“Therefore, why would we eat products that have the possibility of damaging our health when free-from products provide a healthier option?

“If we, producers, can create great tasting food without artificial additives and allergens such as egg, gluten, lactose, wheat, etc, then we create more choice for consumers and this is something food service operators need to consider.”

Paul Eason, from pastry product producer Pidy, agreed. He said: “A growing awareness of the health and digestive benefits of free-from foods, even amongst those without dietary requirements has led to the significant uptake in popularity of free-from ingredients. At the same time as foods become more popular, manufacturers are developing new processes and focusing heavily on using quality ingredients, which has not only increased the number of free-from foods available, but created authentic textures and flavours which are extremely similar to their original versions.”

Aine Melichar, from dairy ingredients producer Kerrymaid, said: “Across the category, people are becoming more aware of what’s in their food and the effect it may have on their health. With the allergen legislations that came into place in December 2014, caterers now have to be 100 per cent confident of what ingredients they are using in their meals.

“Fourteen ingredients are covered by the legislation, which applies to both food sold with and without packaging, and Kerrymaid has been at the forefront of helping caterers as it has been comprehensively labelling its products with detailed nutritional information well before the new regulations became part of the law.

“Gluten-free sales have seen an astronomical 30 per cent increase over the last six years, a trend that shows no sign of slowing down. The growth in gluten-free sales is relevant not only to the increase in coeliac diners, but for those looking to adopt overall healthier lifestyle.”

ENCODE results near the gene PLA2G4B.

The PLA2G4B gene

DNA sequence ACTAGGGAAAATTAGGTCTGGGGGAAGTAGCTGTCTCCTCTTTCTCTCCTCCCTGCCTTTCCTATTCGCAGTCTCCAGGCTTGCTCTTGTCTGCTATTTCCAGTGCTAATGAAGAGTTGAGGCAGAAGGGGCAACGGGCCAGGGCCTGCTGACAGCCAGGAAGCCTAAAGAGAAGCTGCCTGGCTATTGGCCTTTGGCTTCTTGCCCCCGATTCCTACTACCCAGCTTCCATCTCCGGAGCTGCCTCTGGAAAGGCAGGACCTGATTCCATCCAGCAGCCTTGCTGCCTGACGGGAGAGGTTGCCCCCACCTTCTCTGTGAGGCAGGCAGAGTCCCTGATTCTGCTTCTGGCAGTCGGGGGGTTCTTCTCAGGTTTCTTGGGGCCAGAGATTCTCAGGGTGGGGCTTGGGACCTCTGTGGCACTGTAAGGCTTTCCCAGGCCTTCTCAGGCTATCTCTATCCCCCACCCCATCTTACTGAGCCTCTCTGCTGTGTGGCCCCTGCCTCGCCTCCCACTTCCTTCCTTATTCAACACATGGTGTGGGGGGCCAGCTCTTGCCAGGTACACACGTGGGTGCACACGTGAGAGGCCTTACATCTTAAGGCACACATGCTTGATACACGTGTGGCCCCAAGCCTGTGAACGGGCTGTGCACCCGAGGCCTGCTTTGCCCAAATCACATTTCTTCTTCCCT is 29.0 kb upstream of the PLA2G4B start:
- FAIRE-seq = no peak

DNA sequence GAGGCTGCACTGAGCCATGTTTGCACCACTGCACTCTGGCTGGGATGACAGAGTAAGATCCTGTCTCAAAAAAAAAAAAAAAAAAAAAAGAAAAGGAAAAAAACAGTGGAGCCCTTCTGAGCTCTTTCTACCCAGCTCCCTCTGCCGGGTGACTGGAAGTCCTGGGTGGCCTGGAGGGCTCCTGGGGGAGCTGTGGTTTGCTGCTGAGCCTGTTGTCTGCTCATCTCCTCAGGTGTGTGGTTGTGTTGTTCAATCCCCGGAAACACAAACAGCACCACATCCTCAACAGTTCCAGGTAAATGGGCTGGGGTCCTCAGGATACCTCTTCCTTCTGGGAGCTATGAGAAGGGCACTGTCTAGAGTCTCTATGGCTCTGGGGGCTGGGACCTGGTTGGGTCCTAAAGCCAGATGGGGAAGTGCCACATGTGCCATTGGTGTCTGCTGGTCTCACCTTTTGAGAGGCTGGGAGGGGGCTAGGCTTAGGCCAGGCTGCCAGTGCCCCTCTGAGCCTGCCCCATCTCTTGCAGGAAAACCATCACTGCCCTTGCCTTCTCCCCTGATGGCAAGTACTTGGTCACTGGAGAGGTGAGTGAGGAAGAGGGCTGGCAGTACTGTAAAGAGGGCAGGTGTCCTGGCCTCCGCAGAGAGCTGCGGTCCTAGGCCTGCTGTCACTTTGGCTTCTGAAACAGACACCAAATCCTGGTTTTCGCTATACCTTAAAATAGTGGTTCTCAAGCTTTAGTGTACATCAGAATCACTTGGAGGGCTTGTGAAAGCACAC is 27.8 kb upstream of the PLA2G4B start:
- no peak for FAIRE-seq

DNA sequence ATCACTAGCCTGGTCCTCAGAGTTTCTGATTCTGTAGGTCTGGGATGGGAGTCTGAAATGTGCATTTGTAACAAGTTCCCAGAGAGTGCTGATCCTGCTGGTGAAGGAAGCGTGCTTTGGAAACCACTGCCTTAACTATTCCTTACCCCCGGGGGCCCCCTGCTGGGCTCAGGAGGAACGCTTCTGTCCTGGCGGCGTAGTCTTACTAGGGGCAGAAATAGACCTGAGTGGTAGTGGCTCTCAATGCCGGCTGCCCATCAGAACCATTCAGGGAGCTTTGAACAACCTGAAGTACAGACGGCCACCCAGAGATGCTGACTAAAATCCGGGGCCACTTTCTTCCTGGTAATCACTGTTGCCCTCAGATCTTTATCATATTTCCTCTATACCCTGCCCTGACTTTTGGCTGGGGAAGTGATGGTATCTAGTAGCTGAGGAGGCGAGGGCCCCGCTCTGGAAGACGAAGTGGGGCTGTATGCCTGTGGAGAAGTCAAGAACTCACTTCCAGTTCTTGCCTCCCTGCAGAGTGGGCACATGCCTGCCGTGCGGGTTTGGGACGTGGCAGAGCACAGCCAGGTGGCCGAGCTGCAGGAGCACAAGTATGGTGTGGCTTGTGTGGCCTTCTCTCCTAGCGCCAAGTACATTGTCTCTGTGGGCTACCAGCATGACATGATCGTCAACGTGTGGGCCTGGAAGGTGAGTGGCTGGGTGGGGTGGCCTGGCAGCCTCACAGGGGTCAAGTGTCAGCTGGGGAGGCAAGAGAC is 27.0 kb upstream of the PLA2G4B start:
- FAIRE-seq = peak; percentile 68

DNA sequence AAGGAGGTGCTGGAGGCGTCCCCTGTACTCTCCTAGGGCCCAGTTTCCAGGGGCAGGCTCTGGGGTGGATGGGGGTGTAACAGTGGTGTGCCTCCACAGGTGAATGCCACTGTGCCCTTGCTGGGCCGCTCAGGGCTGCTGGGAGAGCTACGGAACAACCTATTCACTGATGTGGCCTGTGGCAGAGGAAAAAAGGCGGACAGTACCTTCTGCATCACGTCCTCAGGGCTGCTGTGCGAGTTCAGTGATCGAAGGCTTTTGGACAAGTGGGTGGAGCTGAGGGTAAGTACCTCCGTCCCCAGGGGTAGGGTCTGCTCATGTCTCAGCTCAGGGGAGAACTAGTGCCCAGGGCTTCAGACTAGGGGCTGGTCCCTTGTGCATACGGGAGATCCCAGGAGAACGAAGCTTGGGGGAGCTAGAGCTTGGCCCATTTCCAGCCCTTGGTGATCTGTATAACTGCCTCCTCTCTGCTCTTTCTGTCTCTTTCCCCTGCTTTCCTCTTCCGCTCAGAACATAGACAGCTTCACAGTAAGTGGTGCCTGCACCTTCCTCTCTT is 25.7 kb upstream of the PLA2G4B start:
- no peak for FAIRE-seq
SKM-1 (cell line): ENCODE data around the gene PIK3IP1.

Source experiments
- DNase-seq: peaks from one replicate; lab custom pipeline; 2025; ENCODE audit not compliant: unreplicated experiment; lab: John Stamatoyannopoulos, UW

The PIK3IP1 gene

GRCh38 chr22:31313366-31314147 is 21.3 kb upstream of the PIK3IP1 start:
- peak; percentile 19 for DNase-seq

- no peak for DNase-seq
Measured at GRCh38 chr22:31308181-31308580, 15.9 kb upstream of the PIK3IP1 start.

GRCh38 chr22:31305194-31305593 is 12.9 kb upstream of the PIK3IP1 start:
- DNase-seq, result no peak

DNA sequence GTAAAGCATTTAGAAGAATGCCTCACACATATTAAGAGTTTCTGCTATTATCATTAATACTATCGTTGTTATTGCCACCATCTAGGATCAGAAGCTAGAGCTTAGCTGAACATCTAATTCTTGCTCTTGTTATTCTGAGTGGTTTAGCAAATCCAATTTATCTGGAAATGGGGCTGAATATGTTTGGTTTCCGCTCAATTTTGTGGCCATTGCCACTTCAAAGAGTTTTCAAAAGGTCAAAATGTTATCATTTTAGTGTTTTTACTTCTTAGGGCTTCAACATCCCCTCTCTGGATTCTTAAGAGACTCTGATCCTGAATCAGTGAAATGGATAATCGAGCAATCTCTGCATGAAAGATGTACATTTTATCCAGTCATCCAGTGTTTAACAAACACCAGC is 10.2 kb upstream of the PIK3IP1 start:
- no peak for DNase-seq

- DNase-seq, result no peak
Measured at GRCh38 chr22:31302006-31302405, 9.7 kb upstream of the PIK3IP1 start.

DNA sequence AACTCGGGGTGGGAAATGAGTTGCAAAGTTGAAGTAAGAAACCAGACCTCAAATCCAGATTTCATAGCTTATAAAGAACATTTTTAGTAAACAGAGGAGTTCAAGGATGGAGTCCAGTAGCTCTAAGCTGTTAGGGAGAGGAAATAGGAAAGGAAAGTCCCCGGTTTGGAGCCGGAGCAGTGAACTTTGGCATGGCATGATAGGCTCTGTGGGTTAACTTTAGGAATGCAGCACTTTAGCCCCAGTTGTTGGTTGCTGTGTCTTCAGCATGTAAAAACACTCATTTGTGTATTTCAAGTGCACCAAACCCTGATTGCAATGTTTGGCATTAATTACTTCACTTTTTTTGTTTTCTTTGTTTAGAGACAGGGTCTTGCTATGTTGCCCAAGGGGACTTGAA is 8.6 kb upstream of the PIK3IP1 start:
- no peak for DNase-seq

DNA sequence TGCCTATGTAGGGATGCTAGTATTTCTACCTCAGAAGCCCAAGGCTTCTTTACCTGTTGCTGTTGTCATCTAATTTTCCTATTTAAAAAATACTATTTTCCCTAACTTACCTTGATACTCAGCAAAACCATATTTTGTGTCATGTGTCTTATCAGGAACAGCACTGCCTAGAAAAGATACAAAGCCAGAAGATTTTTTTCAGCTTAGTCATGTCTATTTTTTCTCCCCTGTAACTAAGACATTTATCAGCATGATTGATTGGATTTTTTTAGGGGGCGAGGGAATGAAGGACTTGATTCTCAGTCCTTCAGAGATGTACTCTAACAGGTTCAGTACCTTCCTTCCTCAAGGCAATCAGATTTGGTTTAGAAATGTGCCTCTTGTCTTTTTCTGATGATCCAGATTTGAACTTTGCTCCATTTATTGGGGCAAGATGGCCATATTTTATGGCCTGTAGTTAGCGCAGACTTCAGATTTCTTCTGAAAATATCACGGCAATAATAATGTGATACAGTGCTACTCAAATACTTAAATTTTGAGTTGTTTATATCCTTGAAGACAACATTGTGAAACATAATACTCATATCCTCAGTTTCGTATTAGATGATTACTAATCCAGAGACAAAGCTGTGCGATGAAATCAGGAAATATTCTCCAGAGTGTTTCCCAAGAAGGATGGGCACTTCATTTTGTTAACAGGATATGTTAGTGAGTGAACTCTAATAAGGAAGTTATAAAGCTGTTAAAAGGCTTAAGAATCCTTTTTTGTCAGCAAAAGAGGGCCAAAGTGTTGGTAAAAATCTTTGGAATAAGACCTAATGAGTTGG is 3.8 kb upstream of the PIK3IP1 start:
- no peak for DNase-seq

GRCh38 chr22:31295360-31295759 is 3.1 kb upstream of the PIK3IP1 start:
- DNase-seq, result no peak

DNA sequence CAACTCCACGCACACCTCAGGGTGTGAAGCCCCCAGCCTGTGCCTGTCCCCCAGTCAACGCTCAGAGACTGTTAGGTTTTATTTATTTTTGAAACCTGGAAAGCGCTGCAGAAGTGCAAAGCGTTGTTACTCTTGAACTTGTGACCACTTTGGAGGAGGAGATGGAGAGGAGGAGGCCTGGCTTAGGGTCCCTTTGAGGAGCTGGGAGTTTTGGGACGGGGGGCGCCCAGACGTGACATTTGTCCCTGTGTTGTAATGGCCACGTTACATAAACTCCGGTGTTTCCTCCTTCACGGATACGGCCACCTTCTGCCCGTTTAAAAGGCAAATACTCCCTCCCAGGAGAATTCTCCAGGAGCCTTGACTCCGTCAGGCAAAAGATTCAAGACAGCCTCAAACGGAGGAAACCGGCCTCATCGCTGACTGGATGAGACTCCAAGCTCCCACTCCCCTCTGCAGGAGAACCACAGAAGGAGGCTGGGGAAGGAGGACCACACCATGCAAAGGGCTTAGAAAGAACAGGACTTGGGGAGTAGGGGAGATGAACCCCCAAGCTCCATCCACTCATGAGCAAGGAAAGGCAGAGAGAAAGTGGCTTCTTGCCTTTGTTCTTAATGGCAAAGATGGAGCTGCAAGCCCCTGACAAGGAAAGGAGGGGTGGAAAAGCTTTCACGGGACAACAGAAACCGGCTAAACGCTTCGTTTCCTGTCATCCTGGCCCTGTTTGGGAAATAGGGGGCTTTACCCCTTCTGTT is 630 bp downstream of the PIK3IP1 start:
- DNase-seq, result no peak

Louise Collins, of Booja-Booja, which produces sweet products using organic ingredients, which are gluten, dairy and soya free, said: “Increasing demand has led to more free-from and vegan foods being produced and brought to market so there’s more choice than ever before and with that increased choice has come increasingly high standards – consumers now quite rightly expect free-from foods to compete with the mainstream versions.”

What are the latest trends in the free-from and vegan market?

Nikolai said: “As consumer awareness of health risks associated with consumption of certain food continues to grow, we are seeing that more and more people are shifting their preferences in favour of cleaner, identifiable, free-from foods.

“Veganism is continuing to rise and is currently taking central Europe by storm. It is important to realise that this trend is not local to the UK. For instance, in Germany there are seven million vegetarians and 1.3 million vegans, huge numbers, which are highly likely to increase in the future.

“In the UK, the market for falafel has grown an impressive 20 per cent since last year. Falafel is now the number one choice for a growing number of vegans and vegetarians, and people shifting to plant-based diets. This is a trend that will only increase in the future, while consumption of animal-based protein, especially red meat, is expected to gradually decline as flexitarianism becomes more and more popular as a dietary choice and lifestyle.”